However, when an attractive nuisance is present on the property, the property owner owes a duty of care to any trespassing children. In such cases, property owners are required to essentially treat these children as invitees and actively take steps to prevent harm. If a child is injured while trespassing to access an attractive nuisance, the law will consider them as invitees for legal purposes.

Drowning and other catastrophic injuries from pool accidents

According to the Centers for Disease Control and Prevention, “in the United States more children ages 1–4 die from drowning than any other cause of death. For children ages 5–14, drowning is the second leading cause of unintentional injury death after motor vehicle crashes.” Owners of pools have a duty to prevent unauthorized access to pool areas using proper fencing and proper locks and latches.

Every year, there are 4,000 fatal unintentional drownings— an average of 11 drowning deaths per day. Additionally there are 8,000 nonfatal drownings—that is an average of 22 nonfatal drownings per day.

It is clear that drowning is the most common and deadly accident when it comes to children and pools. Other injuries that can be sustained in or around swimming pools include:

How can an attorney help me if my child has been hurt due to an attractive nuisance?

Breakstone, White & Gluck is committed to providing comprehensive legal assistance if your child has suffered an injury due to an attractive nuisance, especially a pool. From the outset, our experienced attorneys will conduct a thorough evaluation of your case, examining the circumstances surrounding the incident and assessing the liability of the property owner. We will gather essential evidence, including photographs, witness statements, and property records, to build a strong case that highlights the property owner’s negligence.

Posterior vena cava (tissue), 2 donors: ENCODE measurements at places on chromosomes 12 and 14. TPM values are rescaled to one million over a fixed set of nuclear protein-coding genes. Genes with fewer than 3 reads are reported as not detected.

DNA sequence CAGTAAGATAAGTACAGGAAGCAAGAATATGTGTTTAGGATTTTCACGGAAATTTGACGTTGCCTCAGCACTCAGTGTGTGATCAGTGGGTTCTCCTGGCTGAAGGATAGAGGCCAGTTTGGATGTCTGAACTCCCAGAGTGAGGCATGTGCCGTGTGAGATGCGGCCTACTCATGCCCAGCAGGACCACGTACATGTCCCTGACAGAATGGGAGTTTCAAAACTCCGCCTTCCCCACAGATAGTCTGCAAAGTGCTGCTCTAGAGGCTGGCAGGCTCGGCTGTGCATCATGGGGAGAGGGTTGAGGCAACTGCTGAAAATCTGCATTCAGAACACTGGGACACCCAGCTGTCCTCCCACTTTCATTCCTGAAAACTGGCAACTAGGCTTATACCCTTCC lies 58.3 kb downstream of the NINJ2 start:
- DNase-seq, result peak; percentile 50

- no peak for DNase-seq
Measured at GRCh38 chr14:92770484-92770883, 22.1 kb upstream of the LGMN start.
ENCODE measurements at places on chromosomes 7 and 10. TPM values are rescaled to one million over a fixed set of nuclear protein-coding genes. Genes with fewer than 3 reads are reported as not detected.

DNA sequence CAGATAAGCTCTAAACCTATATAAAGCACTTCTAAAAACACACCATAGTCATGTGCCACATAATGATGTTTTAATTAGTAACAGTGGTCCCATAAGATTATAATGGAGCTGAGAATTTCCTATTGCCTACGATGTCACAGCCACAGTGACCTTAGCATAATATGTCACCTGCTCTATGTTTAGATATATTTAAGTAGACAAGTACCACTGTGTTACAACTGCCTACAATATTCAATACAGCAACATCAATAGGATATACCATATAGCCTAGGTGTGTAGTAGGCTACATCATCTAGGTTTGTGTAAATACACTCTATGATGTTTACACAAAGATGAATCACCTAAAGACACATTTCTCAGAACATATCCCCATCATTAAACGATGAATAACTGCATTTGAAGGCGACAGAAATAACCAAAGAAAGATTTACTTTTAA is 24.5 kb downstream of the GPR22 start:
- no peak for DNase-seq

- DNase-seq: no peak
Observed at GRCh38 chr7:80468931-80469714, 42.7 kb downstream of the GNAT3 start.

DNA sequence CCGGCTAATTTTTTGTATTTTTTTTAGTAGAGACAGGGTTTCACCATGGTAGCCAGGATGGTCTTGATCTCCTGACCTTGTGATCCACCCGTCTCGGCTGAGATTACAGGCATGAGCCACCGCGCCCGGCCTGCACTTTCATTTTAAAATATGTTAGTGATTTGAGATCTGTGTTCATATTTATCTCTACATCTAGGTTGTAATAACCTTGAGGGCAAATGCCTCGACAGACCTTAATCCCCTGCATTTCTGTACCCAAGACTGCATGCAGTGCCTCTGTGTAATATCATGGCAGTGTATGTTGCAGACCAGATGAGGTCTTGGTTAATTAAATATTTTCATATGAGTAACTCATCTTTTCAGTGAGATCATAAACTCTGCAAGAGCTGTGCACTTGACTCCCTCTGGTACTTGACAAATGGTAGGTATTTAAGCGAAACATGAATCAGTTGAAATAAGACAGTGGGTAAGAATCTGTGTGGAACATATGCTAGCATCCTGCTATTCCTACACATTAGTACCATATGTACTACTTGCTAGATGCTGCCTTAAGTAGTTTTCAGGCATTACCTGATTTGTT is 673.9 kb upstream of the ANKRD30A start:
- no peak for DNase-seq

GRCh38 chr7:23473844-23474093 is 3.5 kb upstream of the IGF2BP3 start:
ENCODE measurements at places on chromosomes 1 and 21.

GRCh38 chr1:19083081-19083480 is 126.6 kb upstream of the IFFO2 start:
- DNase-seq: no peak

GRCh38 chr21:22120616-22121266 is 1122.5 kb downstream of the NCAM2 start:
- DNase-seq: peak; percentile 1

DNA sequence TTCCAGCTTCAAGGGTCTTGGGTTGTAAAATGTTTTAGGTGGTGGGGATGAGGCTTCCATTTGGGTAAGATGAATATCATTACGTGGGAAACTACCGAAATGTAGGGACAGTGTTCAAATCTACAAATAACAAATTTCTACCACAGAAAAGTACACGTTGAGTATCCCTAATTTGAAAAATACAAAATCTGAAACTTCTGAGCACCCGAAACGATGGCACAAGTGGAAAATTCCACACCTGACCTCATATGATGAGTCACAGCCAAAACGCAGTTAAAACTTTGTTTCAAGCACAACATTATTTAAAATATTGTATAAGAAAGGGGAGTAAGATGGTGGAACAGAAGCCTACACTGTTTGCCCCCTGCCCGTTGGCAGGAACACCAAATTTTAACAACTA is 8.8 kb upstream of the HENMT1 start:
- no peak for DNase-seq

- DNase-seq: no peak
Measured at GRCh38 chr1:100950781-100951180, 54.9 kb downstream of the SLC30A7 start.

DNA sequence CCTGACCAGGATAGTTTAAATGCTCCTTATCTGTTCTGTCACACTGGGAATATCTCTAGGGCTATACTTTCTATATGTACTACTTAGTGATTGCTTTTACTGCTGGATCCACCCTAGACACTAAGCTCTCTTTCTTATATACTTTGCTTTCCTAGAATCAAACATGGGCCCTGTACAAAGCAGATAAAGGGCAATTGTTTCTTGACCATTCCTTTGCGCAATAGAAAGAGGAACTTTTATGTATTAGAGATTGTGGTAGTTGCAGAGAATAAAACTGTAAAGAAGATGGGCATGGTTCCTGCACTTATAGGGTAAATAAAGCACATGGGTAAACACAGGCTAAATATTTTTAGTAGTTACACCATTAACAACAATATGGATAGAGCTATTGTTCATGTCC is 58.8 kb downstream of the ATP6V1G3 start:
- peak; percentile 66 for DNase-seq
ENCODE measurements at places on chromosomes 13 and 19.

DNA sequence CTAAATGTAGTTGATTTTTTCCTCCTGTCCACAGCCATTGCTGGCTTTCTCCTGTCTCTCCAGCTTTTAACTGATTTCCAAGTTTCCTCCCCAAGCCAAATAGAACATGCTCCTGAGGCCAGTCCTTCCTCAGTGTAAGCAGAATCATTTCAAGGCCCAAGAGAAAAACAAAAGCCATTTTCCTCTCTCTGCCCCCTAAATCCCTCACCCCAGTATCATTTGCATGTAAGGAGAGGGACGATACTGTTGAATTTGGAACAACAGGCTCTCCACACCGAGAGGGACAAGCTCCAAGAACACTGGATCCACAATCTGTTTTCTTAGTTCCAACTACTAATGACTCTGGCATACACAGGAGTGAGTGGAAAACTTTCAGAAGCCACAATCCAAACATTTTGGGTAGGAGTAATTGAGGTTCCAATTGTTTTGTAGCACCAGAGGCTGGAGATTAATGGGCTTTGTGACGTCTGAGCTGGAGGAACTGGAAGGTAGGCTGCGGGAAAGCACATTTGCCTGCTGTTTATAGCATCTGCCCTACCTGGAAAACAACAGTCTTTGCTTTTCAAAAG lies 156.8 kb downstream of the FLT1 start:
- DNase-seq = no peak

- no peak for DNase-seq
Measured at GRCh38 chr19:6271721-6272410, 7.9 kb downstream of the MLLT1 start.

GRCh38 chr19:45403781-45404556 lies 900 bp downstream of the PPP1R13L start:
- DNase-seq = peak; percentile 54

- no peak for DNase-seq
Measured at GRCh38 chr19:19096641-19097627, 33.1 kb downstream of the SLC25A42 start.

In cases involving attractive nuisances like pools, expert consultation plays a significant role. We will consult with safety experts, engineers, and medical professionals who can provide valuable insights into the incident, evaluate the property’s compliance with safety regulations, and offer expert testimony if necessary. Armed with a compelling case, we will engage in negotiations with the responsible parties, aiming to secure fair awards that take into account medical expenses, pain and suffering, emotional distress, and any long-term consequences of the injuries. Our dedicated legal team is prepared to take your case to trial if a satisfactory award cannot be reached, providing strong representation in the courtroom.

Throughout the legal process, we understand the emotional toll this experience can have on you and your child. Our compassionate attorneys will provide unwavering support and guidance, addressing your concerns and ensuring that you feel heard and understood. Your child’s well-being is our priority, and we are here to fight for justice while seeking the maximum compensation possible. To schedule a free consultation, call us at our office in Boston at 800-379-1244 or 617-723-7676, or use our contact form. Let us help you navigate the complexities of the legal system with empathy and experience.